Temple Bowdoin

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Temple Bowdoin
Born(1863-07-14)July 14, 1863
DiedDecember 2, 1914(1914-12-02) (aged 51)
New York, New York, U.S.
Alma materColumbia University
Helen Parish Kingsford
(m. 1894; her death 1912)
ChildrenGeorge Temple Bowdoin
Parent(s)George Sullivan Bowdoin
Julia Irving Grinnell

Temple Bowdoin (July 14, 1863 – December 2, 1914) was an American businessman. While an associate of J.P. Morgan & Company, he was elected a member of the New York Stock Exchange in 1909.[1]

Early life and education[edit]

He was born at Wolfert's Dell, Irvington, New York. He was the son of Julia Irving (née Grinnell) Bowdoin (1838–1915) and George Sullivan Bowdoin (1833–1913).[2][3] His father was a banker who was a partner in Drexel, Morgan & Co.[4] His siblings were Fanny Hamilton Bowdoin (1866–1894),[5] who married Daniel Parish Kingsford (1858–1949),[6] and Edith Grinnell Bowdoin (1869–1943).[7]

His paternal grandparents were George Russell James Bowdoin (1809–1870) and Frances "Fanny" (née Hamilton) Bowdoin (1813–1887). Through his paternal grandfather, he was a descendant of the Dudley-Winthrop family and through his paternal grandmother, he was the great-grandson of James Alexander Hamilton (1788–1878) and the great-great-grandson of Alexander Hamilton, the Founding Father and first Treasury Secretary of the United States, and Elizabeth Schuyler Hamilton, of the prominent Schuyler family. Through his mother, he was a descendant of Moses H. Grinnell, formerly the Collector of the Port of New York.[7]

Temple Bowdoin graduated from Columbia University in 1885.[1][8]


After college, Bowdoin spent several years traveling and then entered the banking business, clerking as a lawyer for four years at Winslow, Lanier & Co.[9][8] He joined J. P. Morgan & Co. in January 1891 and, two years later, was made a partner and put in charge of monitoring the firm's books, which he did until his death in 1914.[10]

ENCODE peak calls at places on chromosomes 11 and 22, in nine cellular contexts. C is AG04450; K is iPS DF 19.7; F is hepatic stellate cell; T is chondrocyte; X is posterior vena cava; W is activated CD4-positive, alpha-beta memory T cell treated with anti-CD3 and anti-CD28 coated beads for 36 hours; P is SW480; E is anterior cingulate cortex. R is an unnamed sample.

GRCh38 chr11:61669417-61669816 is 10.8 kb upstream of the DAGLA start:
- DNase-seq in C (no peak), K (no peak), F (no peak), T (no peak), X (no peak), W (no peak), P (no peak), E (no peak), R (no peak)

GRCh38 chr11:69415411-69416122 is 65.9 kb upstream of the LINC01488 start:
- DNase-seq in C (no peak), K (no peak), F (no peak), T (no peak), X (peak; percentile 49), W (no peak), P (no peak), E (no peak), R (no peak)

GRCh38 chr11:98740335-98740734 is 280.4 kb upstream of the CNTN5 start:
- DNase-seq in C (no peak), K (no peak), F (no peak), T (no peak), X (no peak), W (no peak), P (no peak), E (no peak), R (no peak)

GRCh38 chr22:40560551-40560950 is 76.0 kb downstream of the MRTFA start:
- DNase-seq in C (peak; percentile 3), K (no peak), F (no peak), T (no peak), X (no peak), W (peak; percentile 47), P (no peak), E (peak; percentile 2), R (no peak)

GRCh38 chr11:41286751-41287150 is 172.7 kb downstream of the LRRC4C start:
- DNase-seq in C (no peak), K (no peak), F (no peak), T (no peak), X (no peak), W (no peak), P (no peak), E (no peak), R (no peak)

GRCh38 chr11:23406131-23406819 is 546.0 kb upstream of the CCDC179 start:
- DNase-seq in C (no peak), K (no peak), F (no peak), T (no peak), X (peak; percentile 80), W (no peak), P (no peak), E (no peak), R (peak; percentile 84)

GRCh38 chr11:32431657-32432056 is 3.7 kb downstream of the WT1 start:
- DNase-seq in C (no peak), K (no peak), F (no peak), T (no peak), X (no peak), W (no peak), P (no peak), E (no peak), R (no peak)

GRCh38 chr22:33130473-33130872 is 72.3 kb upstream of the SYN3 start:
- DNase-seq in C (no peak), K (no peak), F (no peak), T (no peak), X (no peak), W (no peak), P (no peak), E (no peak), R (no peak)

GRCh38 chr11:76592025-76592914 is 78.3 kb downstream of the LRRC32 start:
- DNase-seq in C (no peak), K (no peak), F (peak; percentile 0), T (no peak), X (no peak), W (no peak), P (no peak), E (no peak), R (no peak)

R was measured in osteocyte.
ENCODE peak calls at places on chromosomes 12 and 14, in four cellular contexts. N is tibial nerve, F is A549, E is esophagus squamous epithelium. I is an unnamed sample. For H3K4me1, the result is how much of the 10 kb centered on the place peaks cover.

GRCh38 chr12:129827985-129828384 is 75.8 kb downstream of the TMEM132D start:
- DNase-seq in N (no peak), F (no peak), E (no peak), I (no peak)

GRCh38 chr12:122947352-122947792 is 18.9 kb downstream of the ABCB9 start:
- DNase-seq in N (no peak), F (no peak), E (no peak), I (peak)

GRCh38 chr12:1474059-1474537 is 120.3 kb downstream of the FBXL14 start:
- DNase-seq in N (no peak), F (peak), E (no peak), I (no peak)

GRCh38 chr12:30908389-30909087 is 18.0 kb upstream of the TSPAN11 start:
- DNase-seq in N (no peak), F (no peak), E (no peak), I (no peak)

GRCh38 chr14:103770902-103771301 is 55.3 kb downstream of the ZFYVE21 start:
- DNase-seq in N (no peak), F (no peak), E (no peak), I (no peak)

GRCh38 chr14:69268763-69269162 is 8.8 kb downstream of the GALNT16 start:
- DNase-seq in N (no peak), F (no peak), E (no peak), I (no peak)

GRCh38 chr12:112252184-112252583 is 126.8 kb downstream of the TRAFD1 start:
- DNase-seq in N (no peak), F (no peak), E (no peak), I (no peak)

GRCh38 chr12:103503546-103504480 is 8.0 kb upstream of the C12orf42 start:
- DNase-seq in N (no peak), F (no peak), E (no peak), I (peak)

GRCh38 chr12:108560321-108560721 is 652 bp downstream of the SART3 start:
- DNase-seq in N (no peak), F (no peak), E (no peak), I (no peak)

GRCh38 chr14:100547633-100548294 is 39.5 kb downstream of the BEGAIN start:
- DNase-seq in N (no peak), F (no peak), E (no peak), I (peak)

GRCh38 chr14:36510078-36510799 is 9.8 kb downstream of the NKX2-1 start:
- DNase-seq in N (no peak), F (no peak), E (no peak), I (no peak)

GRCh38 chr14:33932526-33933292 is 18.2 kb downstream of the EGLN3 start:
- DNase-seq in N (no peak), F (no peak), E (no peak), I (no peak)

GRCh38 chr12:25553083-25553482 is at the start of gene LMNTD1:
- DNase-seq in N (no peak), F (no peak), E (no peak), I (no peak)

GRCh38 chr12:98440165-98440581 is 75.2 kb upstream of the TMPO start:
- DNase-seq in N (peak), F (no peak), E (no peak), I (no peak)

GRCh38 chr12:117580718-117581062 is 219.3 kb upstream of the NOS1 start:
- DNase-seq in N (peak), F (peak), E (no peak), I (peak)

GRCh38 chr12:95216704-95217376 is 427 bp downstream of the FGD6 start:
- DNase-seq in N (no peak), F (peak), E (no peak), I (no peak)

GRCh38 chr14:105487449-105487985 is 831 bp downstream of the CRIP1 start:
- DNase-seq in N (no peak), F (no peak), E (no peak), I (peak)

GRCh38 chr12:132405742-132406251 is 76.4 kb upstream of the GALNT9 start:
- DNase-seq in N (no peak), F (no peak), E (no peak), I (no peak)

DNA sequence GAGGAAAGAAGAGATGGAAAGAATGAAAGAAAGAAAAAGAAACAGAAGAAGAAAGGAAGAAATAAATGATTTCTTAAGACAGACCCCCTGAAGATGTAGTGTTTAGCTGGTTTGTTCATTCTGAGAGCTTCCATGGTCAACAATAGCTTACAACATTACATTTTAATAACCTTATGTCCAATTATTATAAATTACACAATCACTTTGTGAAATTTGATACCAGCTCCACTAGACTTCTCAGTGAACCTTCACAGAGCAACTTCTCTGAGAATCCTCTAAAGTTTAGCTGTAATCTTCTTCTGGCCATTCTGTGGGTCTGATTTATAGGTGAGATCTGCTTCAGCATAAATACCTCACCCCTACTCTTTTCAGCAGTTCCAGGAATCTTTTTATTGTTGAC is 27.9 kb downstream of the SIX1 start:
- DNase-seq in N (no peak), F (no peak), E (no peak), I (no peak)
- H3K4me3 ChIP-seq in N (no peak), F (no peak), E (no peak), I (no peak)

He was in charge of the accounting business of J.P. Morgan & Company. Bowdoin was connected to Morgan for 25 years and a partner for 15 years.[1] He was a director of the Niagara Development Company, Niagara Falls Power Company, and the Niagara Junction Railway Company.[11][12]

In his will, he left all the employees of Morgan & Co. in New York and of Drexel & Co. in Philadelphia one month's salary, and those who had been in his personal service for a year or more, one year's salary.[13]

Social activities[edit]

He belonged to The Metropolitan Club, University Club of New York, New York Yacht Club, Union Club of the City of New York, St. Anthony Club, Tennis Ardsley Club, Baltusrol Golf Club, and the Automobile Club of America.[1][14]

In 1892, Bowdoin was included in Ward McAllister's "Four Hundred", purported to be an index of New York's best families, published in The New York Times.[15]

Personal life[edit]

On April 4, 1894, he was married to Helen Parish Kingsford (1863–1912).[16][17] She was the daughter of Mary P. and John J. Kingsford of London, England,[16] and the sister of Bowdoin's brother-in-law.[18] Together, they were the parents of:

  • Fanny Kingsford Bowdoin (1895–1899), who died young.[18]
  • George Temple Bowdoin (1898–1967),[19] who served as the first mayor of Oyster Bay Cove, New York in 1932[20] and was elected to the Board of NYU in 1940.[9]
  • John Temple Bowdoin (1900–1902), who also died young.[18]

His wife died on August 9, 1912. Bowdoin died at his home at 104 East 37th St.[1] on December 2, 1914, following an operation for an intestinal disorder.[21] J.P. Morgan & Company closed for a time on the day of his death, out of respect. He was survived by a son, George Temple Bowdoin, then a student at Groton School.[1] His estate was valued at $6,187,708, the bulk of which was left to his son.[22] His son was also heir to his grandmother's estate upon her death in 1915.[23]


  1. ^ a b c d e f "Temple Bowdoin Dead, Partner In J. P. Morgan &, Co. and Stock Exchange Member". The New York Times. December 3, 1914. p. 13.